How to use Chromebook accessibility features

Google has built a number of accessibility features to support individuals with a wide variety of needs. Here are some ways you can make your Chromebooks more accessible.

Before we start, be sure to explore and enable accessibility features in your settings first. At the bottom right select the time, or press Alt + Shift + s. Then select “Settings.” Scroll to the bottom of the screen and choose “Advanced.” In the “Accessibility” section, select “Manage accessibility features.” If you want to enable them even quicker, turn on “Always show accessibility features” in the system menu of your Chromebook to skip some of these steps in the future.

Select-to-speak

If you need a synthesized speech on occasion, try Select-to-speak. Just press and hold the Search key, then click or drag to select the content you want to hear. Each word is highlighted as it’s read aloud for better audio/visual connection.

Screen reader

Chromebooks have a built-in screen reader called ChromeVox which enables people with more significant visual impairments to use Chrome OS. It provides spoken feedback for items on the screen and can also be used with a refreshable braille display. You can turn ChromeVox on or off from any page by pressing Ctrl + Alt + z.

Zoom in to web pages

In Chromebooks, you can change the size of everything on the website you visit, including text, images and videos. It’s also possible to change only the size of the font on a web page. Follow these instructions to get started:

  1. On your computer, open Chrome. At the top right, click “More” and then “Settings.”
  2. Under “Appearance,” you can make the changes you need. To change the size of browser content, click the down arrow next to “Page zoom” and select the zoom option you want. You can also press Ctrl + Plus to increase or Ctrl + Minus to decrease. To change only the font size, click the down arrow next to “Font size” and select the font size you want. Note: You can also select more font options by clicking “Customise fonts.”

Magnification

For those with more limited vision, you can use greater levels of zoom (up to 20x) to make the screen more visible. You can turn on a full-screen magnifier to zoom in the whole screen or the docked magnifier to magnify only part of the screen.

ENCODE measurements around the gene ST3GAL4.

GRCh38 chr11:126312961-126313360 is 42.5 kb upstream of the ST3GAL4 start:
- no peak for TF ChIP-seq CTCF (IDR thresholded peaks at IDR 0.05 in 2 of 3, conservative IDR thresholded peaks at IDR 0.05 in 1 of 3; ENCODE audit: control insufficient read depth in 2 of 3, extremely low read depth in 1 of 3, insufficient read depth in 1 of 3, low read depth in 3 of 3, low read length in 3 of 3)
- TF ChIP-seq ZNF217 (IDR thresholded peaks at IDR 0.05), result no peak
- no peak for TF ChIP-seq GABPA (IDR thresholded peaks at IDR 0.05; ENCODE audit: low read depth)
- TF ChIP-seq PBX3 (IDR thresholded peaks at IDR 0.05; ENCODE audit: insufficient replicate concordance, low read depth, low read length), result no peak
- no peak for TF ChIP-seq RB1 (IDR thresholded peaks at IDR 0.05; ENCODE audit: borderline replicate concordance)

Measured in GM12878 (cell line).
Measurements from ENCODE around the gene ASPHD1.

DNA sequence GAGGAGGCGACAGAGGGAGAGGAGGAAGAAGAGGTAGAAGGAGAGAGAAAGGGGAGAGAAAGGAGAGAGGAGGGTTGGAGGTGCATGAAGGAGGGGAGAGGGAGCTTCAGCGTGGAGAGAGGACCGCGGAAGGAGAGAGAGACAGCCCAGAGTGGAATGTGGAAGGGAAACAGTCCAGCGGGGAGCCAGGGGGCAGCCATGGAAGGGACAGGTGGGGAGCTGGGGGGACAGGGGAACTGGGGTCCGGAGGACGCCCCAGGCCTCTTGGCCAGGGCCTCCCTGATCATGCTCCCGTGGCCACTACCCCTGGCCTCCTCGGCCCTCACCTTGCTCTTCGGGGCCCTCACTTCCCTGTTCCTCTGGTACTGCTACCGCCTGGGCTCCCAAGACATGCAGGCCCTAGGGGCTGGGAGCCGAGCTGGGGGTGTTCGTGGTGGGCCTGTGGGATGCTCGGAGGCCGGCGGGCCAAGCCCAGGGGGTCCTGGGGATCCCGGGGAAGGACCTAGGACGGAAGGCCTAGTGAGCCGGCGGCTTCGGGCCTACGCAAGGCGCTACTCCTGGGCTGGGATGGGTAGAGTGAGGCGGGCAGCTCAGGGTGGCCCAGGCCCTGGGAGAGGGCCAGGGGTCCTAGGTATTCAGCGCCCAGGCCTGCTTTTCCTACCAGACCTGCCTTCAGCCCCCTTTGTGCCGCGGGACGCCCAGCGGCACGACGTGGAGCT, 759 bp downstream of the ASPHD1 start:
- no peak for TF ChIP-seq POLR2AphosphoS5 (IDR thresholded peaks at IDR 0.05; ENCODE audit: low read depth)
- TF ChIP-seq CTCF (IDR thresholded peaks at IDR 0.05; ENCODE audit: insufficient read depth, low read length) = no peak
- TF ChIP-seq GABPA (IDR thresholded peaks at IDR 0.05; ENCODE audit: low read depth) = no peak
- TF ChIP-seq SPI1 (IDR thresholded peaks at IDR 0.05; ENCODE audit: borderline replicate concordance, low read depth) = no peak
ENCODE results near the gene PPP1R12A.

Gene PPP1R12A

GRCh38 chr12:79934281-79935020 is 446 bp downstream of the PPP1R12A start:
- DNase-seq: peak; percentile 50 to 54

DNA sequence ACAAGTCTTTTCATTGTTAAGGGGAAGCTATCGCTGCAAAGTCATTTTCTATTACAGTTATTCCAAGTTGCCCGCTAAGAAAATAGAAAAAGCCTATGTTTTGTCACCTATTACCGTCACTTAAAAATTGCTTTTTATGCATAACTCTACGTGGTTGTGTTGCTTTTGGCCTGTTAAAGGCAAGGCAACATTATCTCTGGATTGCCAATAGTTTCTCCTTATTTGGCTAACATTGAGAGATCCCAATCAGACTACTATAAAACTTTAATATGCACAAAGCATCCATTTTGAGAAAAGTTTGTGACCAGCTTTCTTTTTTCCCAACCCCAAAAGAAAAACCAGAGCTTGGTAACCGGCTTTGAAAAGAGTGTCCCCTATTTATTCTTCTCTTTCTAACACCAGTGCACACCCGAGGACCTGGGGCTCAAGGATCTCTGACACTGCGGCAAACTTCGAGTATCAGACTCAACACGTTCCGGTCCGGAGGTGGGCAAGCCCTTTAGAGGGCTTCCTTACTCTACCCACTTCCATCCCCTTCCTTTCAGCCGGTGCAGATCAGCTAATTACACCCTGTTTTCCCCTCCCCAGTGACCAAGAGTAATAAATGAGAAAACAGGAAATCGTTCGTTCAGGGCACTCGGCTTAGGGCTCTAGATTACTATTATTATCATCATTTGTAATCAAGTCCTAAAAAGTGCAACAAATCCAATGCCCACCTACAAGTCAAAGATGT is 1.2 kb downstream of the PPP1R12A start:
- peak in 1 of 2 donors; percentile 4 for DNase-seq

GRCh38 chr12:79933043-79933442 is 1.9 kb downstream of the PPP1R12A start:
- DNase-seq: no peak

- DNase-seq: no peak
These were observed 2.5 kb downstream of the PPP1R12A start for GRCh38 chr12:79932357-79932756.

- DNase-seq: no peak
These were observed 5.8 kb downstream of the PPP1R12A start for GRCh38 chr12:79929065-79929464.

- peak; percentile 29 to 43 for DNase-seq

Dictation

If typing on the physical keyboard isn’t possible or preferred, turn on dictation in your settings which lets you speak to type text in any text field. It’s even possible to add common punctuation by saying “comma,” “period,” “question mark” or “exclamation point.” Either tap or click the microphone icon in the lower right corner or press Search + d to begin typing by voice. You can also choose to type with a mouse pointer, touch or handwriting by enabling the on-screen keyboard.

Customise your cursor

You can set the cursor to automatically take action when the cursor stops moving for a certain amount of time, a feature that can be helpful for people with motor impairments. Follow these instructions to get started: 

  1. At the bottom right, select the time or on your keyboard, press Alt + Shift + s.
  2. Next, select “Settings” and then “Advanced.” Under “Accessibility,” select “Manage accessibility features.”
  3. Under “Mouse and touchpad,” turn on “Automatically click when the mouse cursor stops.”

You can also choose what action each click takes, for example, left-click, right-click, double click and more. It’s also possible to scroll a page or app simply by hovering. 

If you’d like to learn more about Google accessibility features, watch this Youtube playlist. You can further improve productivity with this 6 time-saving Chromebook keyboard shortcuts.

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